Top Three Herbs for Restful Sleep
Updated: Feb 3, 2019
Before using these relaxing herbs, it is best to assess lifestyle factors that can be in the way from getting enough sleep. First, limiting or eliminating caffeine and chocolate, as well as alcoholic beverages and nicotine, can be beneficial. Having a balanced, healthy diet of whole foods, with exercise, adequate exposure to sunshine, and the use of stress-management/relaxation techniques can be very supportive to good sleep. In addition, making sure to have enough time between your last meal and sleep, as well as going screen/electronic-free at least one hour before bed can also be very helpful.
The two types of chamomile, German and Roman, both have similar effects, however German chamomile is more commonly used in the US. Tea can be made from the steeped flowering tops, as well as liquid extracts, capsules, and tablets. It's possible that people can have allergic reactions, especially if they have allergies to related plants in the daisy family (ragweed, chrysanthamums, marigolds, and daisies). Although for many people, chamomile has a relaxing effect, the effects have not been adequately studied. Chamomile in tea form is commonly found in grocery stores everywhere. I put this one in the #1 spot based on the fact that there are no side effects, unless one does have an allergic reaction, it's common, and easy to find.
Personally, since chamomile is so common, I usually have acquired ready-made tea bags. I have noticed that when using dried chamomile as opposed to fresh, the dried chamomile gives a stronger flavor. My theory is that because the chamomile is dried, it has a more concentrated flavor. In addition, since dried chamomile includes flower tops that have shrunk, more flower tops can be used in the same amount of space that fresh chamomile flower tops can take up.
"Valerian is a plant native to Europe and Asia; it is also found in North America. Valerian has been used as a medicinal herb since at least the time of ancient Greece and Rome. Its therapeutic uses were described by Hippocrates, and in the 2nd century, Galen prescribed valerian for insomnia. Today, valerian is used as a traditional remedy for sleep disorders and anxiety, as well as headaches, depression, irregular heartbeat, and trembling.
The roots and rhizomes (underground stems) of valerian are typically used to make supplements, including capsules, tablets, and liquid extracts, as well as teas." National Institutes of Health - http://www.nih.gov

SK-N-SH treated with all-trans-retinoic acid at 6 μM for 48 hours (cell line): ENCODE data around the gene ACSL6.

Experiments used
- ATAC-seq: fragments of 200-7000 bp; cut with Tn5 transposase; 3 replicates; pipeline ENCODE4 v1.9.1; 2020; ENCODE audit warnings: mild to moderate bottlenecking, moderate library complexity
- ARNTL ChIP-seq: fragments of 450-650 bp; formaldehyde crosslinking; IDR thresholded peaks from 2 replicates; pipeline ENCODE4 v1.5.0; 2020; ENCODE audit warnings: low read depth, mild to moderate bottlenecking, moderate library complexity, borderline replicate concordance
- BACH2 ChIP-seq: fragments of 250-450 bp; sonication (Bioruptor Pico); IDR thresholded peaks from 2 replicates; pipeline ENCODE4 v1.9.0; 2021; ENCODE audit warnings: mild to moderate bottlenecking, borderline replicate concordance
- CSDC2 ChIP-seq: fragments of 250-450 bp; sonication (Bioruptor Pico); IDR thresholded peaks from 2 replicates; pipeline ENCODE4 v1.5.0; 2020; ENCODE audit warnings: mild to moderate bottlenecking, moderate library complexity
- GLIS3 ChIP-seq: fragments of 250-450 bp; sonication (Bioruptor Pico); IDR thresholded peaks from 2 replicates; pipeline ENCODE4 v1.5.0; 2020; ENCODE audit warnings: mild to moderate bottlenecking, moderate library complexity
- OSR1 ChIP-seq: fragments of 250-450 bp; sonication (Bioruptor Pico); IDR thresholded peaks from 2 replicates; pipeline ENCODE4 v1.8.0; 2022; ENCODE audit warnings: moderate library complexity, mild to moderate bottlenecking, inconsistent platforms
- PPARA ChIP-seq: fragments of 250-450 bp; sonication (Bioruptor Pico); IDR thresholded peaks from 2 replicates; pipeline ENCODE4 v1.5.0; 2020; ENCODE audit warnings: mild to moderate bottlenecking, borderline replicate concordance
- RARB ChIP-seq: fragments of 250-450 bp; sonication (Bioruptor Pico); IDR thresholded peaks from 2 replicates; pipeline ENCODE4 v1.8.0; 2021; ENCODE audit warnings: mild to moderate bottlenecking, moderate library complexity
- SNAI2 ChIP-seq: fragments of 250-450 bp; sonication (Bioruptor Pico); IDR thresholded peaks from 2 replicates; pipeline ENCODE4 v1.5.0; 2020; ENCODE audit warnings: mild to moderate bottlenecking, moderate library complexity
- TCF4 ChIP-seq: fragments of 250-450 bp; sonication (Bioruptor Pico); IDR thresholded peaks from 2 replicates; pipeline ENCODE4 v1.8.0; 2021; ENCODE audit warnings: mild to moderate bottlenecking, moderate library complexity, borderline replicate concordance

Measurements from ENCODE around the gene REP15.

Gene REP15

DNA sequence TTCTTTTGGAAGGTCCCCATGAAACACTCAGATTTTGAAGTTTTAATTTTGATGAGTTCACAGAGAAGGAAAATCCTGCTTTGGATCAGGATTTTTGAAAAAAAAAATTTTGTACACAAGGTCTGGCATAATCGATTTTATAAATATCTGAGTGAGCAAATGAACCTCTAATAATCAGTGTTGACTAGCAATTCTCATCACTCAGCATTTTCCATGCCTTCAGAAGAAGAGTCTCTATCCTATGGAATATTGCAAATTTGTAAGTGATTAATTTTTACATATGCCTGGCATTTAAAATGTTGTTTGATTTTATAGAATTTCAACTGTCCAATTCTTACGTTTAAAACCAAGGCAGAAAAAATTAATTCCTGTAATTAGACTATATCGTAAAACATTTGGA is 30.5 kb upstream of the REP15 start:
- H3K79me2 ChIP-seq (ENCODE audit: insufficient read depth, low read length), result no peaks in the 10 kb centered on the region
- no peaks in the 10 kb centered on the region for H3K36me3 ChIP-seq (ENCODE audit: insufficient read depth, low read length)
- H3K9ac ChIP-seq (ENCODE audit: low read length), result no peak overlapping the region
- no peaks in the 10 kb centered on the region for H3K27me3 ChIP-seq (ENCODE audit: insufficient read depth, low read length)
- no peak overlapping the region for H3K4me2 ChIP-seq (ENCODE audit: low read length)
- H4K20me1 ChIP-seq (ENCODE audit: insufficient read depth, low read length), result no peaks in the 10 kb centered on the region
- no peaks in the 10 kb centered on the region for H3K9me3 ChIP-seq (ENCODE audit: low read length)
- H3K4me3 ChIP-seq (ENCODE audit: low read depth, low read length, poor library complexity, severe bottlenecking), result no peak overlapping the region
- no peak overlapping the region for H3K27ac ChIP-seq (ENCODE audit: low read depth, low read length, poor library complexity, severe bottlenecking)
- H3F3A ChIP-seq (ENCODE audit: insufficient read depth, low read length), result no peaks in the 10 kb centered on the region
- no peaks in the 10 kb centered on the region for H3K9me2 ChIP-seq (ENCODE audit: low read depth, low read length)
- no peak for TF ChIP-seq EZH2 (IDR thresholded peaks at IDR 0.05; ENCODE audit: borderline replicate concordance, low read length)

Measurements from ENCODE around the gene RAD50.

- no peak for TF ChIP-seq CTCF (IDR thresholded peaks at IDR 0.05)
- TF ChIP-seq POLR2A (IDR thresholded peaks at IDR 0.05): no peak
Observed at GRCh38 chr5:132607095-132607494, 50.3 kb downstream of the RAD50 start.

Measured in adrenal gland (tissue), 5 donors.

Research suggests that it may be helpful in insomnia, but not enough scientific research exists for its use in anxiety and depression. It is best for short-term use and hasn't been studied for long-term use. Mild side-effects can include grogginess in the morning, headaches, dizziness, and upset stomach. It's best not to operate a vehicle after immediately consuming valerian.
Dried valerian has quite a pungeant odor. I currently have my dried valerian in a baggy enclosed in a small mason jar.
3. (American) Skullcap
"American skullcap is native to North America, but it is now widely cultivated in Europe and other areas of the world. It has been used for more than 200 years as a mild relaxant and as a therapy for anxiety, nervous tension, and convulsions. However, more research is needed to support that claim. Studies show American skullcap has significant antioxidant effects, and may help protect against neurological disorders, such as Alzheimer's disease, Parkinson's disease, anxiety, and depression. There's even some evidence to suggest that American skullcap may inhibit food allergic response. Today, other herbs (such as valerian) are more commonly used, although American skullcap may be combined with other calming herbs in some preparations." University of Maryland Medical Center (http://umm.edu/health/medical/altmed/herb/skullcap)
High doses of the tincture may cause giddiness, stupor, mental confusion, twitching, irregular heartbeat, and seizures. Skullcap should not be consumed while pregnant or breastfeeding.
I have consumed skullcap in a tea of about 1 tsp of skullcap steeped for 10 minutes. I have also consumed skullcap within tea blends of chamomile, lemongrass, and melissa (lemon balm), as well as others. My most preferred way of consuming skullcap is in capsule form.
Note: This information is for educational purposes only. This blog post is only a blog post and not designed to treat sleep disorders. Please discuss any lifestyle changes and possible counterindications (interactions with medicines you may be taking) with your healthcare practitioner. If you are pregnant, you need to consult with your doctor before taking any herbal supplements.